Since 2005, Money in the Bank has captivated the WWE Universe. From a spectating standpoint, the appeal is easy to see. It’s the match that has the biggest spots, the most OMG moments, and is always drenched in suspense. And even long after the outcome, fans are always agog for that moment when the superstar with the briefcase cashes in the MITB contract to, almost always, receive the ultimate payout of the WWE World Heavyweight Championship. The most exhilarating cash-ins have been when the fans were not expecting it. These moments certainly create an electric buzz in the audience that explodes the instant it happens, and continues into the days long after. But when is enough enough? With the athletic talent on the WWE roster being as great as it has ever been, the MITB ladder match still has plenty of juice left to be squeezed out. But as impressive and enthralling all the high spots and athletic feats always found in this match may be, when do the “Oh my Gods” of the cash-ins become “Oh God, not this again”? At what point is MITB limited to just the physicality of the match and no longer the larger purpose behind it? Money in the Bank has spent up its value and needs to learn when it’s time to cash out all its winnings over the past ten years…before, not after, it is the investment of the viewers that goes belly up.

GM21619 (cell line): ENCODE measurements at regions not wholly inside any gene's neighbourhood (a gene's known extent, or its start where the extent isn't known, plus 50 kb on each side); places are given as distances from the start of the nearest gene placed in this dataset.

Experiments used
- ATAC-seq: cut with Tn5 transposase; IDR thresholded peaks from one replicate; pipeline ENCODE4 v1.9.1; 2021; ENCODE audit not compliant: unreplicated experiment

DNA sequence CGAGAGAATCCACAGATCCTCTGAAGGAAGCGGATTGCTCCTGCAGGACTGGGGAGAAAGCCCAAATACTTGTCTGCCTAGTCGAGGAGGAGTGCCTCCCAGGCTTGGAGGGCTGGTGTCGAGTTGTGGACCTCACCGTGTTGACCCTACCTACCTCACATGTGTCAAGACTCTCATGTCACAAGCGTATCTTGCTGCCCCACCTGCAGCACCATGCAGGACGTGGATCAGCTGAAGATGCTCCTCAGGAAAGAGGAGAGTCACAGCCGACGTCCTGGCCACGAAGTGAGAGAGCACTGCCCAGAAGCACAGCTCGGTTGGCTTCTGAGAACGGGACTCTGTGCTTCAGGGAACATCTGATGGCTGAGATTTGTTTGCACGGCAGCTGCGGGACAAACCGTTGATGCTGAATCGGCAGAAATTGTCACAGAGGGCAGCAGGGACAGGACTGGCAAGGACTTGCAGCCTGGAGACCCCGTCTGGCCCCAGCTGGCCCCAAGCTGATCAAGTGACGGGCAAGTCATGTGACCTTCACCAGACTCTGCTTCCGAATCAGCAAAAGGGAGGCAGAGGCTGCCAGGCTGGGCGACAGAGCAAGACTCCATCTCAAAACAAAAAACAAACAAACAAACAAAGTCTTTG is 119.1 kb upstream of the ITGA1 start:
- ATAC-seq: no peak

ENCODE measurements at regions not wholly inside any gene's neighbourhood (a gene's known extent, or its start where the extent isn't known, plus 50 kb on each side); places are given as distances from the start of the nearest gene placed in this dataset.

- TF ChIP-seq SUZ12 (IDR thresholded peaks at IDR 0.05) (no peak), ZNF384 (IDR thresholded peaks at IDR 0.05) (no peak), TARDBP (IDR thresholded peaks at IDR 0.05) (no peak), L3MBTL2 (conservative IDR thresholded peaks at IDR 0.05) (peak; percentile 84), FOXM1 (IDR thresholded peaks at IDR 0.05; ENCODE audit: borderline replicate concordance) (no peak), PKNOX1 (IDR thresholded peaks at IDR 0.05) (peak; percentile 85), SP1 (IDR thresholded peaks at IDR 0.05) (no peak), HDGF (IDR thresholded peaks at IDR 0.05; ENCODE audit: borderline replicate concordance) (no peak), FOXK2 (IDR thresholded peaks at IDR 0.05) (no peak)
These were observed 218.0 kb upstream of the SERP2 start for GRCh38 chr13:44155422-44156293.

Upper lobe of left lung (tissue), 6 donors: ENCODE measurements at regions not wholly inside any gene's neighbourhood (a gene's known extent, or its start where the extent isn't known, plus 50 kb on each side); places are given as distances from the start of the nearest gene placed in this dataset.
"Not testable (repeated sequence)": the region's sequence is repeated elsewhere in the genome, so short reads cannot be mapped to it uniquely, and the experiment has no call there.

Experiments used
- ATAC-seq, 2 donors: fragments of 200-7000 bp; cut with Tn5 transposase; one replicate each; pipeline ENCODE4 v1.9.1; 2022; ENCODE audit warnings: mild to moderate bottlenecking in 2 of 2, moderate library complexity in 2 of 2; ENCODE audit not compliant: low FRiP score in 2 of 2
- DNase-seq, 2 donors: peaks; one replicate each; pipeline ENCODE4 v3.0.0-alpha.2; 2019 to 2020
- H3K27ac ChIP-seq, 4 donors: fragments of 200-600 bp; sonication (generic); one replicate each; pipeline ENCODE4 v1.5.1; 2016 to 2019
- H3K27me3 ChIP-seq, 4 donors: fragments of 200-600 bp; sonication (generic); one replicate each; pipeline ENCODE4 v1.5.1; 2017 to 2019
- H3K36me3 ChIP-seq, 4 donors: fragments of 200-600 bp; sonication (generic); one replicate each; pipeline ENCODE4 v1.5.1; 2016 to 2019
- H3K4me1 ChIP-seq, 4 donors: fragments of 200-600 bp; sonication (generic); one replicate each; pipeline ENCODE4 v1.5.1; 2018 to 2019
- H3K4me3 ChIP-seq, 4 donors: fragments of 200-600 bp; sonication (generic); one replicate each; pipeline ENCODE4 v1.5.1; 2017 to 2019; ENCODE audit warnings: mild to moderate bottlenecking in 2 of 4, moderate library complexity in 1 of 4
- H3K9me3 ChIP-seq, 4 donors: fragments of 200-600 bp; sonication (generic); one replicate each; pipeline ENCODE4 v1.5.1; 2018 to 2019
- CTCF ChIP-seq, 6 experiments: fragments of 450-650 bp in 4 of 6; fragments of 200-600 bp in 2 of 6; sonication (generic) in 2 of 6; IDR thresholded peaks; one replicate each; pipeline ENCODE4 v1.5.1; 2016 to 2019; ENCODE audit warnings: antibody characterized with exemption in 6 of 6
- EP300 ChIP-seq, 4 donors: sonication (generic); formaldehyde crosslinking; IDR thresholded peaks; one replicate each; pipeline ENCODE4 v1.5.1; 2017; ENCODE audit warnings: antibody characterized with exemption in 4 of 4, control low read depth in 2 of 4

There have been 15 Money in the Bank winners, and 13 of them used the same sneak-attack approach to cashing in. When Edge cashed in his briefcase at New Year’s Resolution 2006, his career was permanently catapulted to main-event status. His moniker of “The Ultimate Opportunist” would become more than a catchy nickname, but a branch of philosophy for future bankers to follow: Ultimate Opportunism. Indeed, just as Ultimate Opportunism helped Edge become a main eventer and eventually a legend, it did the same for CM Punk, and also provided the same opportunity for superstars like Jack Swagger and The Miz. Swagger and Miz may not have had as long a run as A-listers, but they both spiced up the title picture—with Miz even going on to headline and win a Wrestlemania main event. When you look at the success the MITB match has had on both the career front and storyline front, the benefit of the match is clear: It makes stars in ways no other concept has ever done. Daniel Bryan, Dolph Ziggler and Alberto Del Rio are three other bankers who enjoyed success at the top at varying durations. What each of the Ultimate Opportunists have in common is that they all shocked the world…not with their victories, but with their timing. They shook the wrestling world with a title change at the most unexpected times. But the shock has worn off. When is the time to say, “OK. Enough already”? The MITB concept could not end without a Wrestlemania cash-in. Well, that has happened. And we’ve had enough shockers in the past decade to last us a lifetime. Money in the Bank’s time is up and the time is now, so if no one else will say it, I will: Enough already.